The Chicks are thrilled to welcome wonderful author Mary Feliz today. Take it away, Mary…
Professional organizer Maggie McDonald knows there is no organizational project as daunting as a wedding. In fact, even she turns such projects over to the wedding organizers. (See Marla Cooper’s series featuring destination wedding planner Kelsey McKenna.)
For an author, juggling the wedding of my youngest scheduled days after the launch of my fourth book is, in two words, wig-out city. Because weddings are prone to high drama.
Several things are making the project easier. The lovers are doing most of the work themselves. We love the bride and all her extended family, who we’ve known for years. We’ve watched the romance unfold over the past decade, since he fainted at her feet in their high school history class, through marching band, and across the course of their college years when I was lucky enough to help with transport.
Several things are making the project harder. The couple is doing most of the work themselves–which means all four parents’ greatest tool is duct tape across our mouths to keep our “helpful” ideas to a minimum. But we’re brought in when things get tricky. Like when the planned caterer was in a motorcycle accident, lost a leg, and needed extensive surgery and rehab on his arm. The least of the problems stemming from that accident is that we’re looking for a new caterer, but we still need to feed people. Our couple’s backup if we can’t book a supplier on short notice? Ordering in pizzas and picking up cupcakes at the supermarket.
Regardless of how the organization shakes out, what the weather holds, who attends, and what food is served, the couple will be happily married amid a wealth of supportive friends and family. We’re trying to keep that thought at the forefront of our minds. And working to remember that the things that go wrong make the best stories.
Before my wedding to the father of the groom, I’d asked him to be sure to get to the church early because I knew that if I got there first I’d be more nervous than the situation warranted. He promised.
Driving to the church, I glanced out the back window and saw…my beloved, with a panicked look on his face. At first, I was hurt, but then I realized there had to be an epic tale behind the whole thing. There was.
The wedding day dawned drizzly/. While loading the car, the best man left the back door open. An enormous sheepdog seized the opportunity to get warm and dry—and refused to budge. Great clods and smears of mud accompanied the canine as he got comfy. After wedding attendees, hotel employees, and several strangers failed to lure the dog from the car, the best man hijacked another one. By then, they were late, and my beloved muttered, “but I promised her,” under his breath all the way to the church.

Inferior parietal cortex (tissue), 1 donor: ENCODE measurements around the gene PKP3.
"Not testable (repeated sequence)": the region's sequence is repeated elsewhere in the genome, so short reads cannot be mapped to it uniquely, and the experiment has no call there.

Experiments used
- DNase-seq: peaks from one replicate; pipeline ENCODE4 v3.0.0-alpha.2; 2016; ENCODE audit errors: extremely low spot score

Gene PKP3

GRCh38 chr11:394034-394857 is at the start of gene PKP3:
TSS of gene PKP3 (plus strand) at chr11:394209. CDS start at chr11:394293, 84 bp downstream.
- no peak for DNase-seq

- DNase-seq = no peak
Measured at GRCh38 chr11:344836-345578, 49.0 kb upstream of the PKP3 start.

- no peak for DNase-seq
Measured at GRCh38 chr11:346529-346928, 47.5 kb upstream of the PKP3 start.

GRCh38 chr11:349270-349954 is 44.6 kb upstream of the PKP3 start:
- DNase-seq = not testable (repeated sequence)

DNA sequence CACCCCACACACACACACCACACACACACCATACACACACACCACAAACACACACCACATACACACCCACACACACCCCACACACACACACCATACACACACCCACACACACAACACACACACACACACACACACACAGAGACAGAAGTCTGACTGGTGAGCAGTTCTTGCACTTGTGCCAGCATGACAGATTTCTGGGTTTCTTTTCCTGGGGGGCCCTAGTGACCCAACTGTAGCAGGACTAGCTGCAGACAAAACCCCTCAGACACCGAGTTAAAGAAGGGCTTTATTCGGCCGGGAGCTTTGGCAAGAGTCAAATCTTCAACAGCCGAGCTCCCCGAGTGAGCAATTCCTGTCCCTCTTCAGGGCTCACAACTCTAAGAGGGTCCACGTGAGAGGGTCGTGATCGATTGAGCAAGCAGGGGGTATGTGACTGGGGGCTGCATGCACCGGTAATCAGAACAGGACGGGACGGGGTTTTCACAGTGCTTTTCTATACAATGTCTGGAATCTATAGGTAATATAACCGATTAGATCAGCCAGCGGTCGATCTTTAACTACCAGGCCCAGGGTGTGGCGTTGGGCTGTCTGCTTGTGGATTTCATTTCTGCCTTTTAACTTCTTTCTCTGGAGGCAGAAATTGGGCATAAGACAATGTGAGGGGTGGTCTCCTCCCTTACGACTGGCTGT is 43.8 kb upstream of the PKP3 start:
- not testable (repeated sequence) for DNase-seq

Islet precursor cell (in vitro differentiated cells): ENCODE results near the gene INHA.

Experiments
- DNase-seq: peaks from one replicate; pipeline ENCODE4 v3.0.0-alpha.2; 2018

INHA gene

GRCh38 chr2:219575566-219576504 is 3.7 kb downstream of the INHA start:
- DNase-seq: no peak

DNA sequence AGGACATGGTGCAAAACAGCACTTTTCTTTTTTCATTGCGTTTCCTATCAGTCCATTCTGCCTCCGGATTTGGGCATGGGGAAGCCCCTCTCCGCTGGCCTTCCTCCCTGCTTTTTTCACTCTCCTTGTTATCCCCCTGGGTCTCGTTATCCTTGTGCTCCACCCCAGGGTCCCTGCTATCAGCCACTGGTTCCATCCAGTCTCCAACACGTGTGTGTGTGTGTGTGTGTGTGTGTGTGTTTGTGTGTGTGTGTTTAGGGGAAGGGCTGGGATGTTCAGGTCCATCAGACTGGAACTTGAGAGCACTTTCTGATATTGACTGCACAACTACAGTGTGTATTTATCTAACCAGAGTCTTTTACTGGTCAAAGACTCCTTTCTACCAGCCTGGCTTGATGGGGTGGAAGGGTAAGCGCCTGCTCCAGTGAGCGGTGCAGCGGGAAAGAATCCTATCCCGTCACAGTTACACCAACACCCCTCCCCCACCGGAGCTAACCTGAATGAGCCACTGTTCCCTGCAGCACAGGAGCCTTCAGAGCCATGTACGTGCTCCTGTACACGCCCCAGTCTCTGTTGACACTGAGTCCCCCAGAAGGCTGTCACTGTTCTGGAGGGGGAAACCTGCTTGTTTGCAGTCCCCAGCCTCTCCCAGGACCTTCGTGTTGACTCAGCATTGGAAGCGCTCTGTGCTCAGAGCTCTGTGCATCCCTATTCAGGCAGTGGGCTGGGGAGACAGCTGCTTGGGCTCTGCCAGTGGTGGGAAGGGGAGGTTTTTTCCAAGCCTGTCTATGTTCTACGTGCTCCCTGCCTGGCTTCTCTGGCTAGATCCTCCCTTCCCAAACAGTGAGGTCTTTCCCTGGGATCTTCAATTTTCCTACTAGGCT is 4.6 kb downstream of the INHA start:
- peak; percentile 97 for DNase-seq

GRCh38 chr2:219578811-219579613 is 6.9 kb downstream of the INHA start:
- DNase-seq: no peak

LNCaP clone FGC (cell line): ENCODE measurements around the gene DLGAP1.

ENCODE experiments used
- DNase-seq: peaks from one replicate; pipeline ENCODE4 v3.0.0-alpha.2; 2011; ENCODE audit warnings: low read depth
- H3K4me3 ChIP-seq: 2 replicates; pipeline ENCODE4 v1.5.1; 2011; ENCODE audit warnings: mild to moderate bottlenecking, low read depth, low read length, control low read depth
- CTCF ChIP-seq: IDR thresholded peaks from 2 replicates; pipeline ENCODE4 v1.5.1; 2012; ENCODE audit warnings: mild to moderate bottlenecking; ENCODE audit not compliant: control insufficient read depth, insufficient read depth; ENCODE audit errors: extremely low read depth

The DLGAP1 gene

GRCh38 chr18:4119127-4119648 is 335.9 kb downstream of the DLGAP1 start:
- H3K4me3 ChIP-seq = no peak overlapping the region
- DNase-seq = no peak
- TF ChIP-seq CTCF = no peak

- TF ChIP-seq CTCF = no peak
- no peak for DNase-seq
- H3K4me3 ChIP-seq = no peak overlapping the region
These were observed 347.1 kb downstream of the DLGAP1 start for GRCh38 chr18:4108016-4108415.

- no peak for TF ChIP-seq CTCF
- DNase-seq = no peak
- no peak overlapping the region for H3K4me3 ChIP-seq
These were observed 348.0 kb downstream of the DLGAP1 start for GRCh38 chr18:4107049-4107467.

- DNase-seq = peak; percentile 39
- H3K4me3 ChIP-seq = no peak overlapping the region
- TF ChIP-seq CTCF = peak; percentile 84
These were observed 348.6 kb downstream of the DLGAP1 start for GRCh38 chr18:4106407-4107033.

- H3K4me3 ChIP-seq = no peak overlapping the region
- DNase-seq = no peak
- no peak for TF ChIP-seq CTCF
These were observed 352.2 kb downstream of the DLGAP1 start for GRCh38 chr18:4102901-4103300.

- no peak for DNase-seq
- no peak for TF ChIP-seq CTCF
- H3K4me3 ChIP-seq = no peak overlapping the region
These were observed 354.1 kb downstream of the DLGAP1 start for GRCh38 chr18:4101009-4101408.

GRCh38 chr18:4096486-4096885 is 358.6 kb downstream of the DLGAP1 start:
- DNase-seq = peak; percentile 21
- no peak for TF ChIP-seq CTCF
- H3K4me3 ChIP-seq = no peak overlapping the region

And then there was the cake, which was inadvertently switched with one for another wedding. We got lemon. They got chocolate. I’ve always hoped the bride at the other wedding didn’t have an allergy that required her to be rushed to the emergency room.
In the end, that wedding resulted in more than 30 happy and resilient years with no sign of fading love. It proves what both my parents and the priest who married us contended: by the time of the decision to wed, all the appropriate promises have been made. The wedding ceremony serves only as a symbol of those commitments and vows, and a celebration of the couple’s families and communities.
All of my books center around family and community and what happens when disaster threatens to tear them apart. In my books, my characters join forces to vanquish the threat and tighten their bonds. Only recently have I reflected on the fact that the same things happen at joyous weddings for happy couples and their supportive family and friends. Mazel tov to them all.
Readers, do you have a wedding horror or heaven story?
Mary Feliz writes the Maggie McDonald Mysteries featuring a Silicon Valley professional organizer and her sidekick golden retriever. She’s worked for Fortune 500 firms and mom and pop enterprises, competed in whale boat races and done synchronized swimming. She attends organizing conferences in her character’s stead, but Maggie’s skills leave her in the dust. Address to Die For, the first book in the series, was named a Best Book of 2017 by Kirkus Reviews. All of her books have spent time on the Amazon best seller list.
Professional organizer Maggie McDonald balances a fastidious career with friends, family, and a spunky Golden Retriever. But add a fiery murder mystery to the mix, and Maggie wonders if she’s found a mess even she can’t tidy up . . .
With a devastating wildfire spreading to Silicon Valley, Maggie preps her family for evacuation. The heat rises when firefighters discover a dead body belonging to the husband of Maggie’s best friend Tess Olmos. Tess becomes the prime suspect in what’s shaping up to become a double murder case. Determined to set the record straight, Maggie sorts in an investigation more dangerous than the flames approaching her home. When her own loved ones are threatened, can she catch the meticulous killer before everything falls apart?